Learn from my experience why homeowners insurance is complicated, and put these preventive tips to good use.
Our first house was more than 100 years old, so water seepage was a fact of life. Home foundations weren’t sealed airtight until recent years, and in our case the basement was constructed with limestone, which can seep when the ground outside becomes saturated with water.
Before we did some seal-coating on the basement walls and preventive landscaping outside, it seems the basement was always damp, especially during rainy spring months. (We learned from that house, and preventive maintenance at our current home has meant a dry basement for 12 years.)
Years ago before I was joined the insurance business, I experienced two types of water damage at my first home within weeks of each other. I learned the hard way that insurance coverage relating to water damage all depends on how the water gets in the house.
We had an obsolete fuel tank removed from our back yard, and unfortunately, we didn’t backfill properly afterward. Following the next heavy rainstorm, we ended up with a big mess of water indoors. No sooner had we repaired the damage than a hose burst on our washing machine, and the brand new carpet had to be replaced again!
The backfill problem was not covered by homeowners insurance, but the burst hose was since the water leak originated inside the house. Water is a very common cause of insurance claims, some of which are covered and some are not. Any water seepage from outside your home is typically not included in your homeowners policy – unless you have added a flood insurance policy.
Just think for a moment about all the water sources in your home. I already mentioned the burst laundry hose. But consider your toilets. Do you have one that wobbles? It could mean a worn-out seal that could lead to leaks and damage. Outdoor faucets can leak if they are not protected against freezing. (Indoor water pipes freeze during harsh Wisconsin winters too.) Your refrigerator or dishwasher water supply line can cause a big mess before you discover it. Your roof, the hot water tank, you name it. If there’s water, there’s potential for a claim.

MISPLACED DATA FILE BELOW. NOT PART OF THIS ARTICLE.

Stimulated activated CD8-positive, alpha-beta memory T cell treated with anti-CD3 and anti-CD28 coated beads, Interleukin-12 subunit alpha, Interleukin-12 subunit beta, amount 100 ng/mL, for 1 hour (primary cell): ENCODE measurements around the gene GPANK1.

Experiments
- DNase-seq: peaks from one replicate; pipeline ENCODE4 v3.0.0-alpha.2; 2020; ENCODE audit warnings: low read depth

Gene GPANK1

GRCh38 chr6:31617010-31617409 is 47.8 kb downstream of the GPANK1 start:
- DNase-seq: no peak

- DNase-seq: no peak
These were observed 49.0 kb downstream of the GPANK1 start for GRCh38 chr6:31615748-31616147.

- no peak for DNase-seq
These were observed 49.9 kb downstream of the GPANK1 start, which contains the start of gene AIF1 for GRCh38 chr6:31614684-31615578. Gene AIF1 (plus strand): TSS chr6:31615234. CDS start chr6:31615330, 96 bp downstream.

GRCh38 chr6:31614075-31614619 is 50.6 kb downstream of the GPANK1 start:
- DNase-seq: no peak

Tips to Avoid Water Damage
Many water-related claims are preventable. Here are some home maintenance tips that can help you avoid a claim in the first place:
- Stand in your yard after a spring rainstorm and watch where water collects. Then, find out how to direct that water away from your house with some strategic landscaping that slopes away from your house.
- Keep your down spouts clean and make sure they run away from the house.
- Rubber hoses attached to your washing machine can kink and crack. Replace them about every five years or install stainless steel hoses that last even longer. Also, inspect water lines to ice-making refrigerators and dishwashers since plastic ones become brittle and leak easily.
- Check around toilets for water stains, which can signal the toilet seal is loose or not installed properly. You may need an expert to do the repair, depending on your fix-it skills.
- If the caulk or grout in your shower or tub is cracked, water may leak. This won’t be covered by homeowners insurance since it is a maintenance issue. Fix it sooner than later.
- Water heaters only last so long before they rust and need to be replaced. Inspect the floor around yours for water stains, and consider replacing your water heater about every 10 years.
- Disconnect outdoor hoses before winter so water can drain rather than freeze, expand and crack your pipes.
With the Kinnickinnic River running through River Falls, we have many customers who have to worry about much more than a burst laundry hose. Not counting this past mild winter, spring often means rain, frozen ground, melting snow and rising river levels. Your mortgage bank may mandate that you have flood insurance, or common sense may help you decide. It can be confusing with the newer federal regulations about just what constitutes a flood zone.
Standard homeowners insurance does not cover water surges and flooding. We can help you sort out what you may need in terms of flood protection, and help you navigate the government-run flood insurance program. Needless to say, we at the Reis Insurance Agency will be with you every step of the way.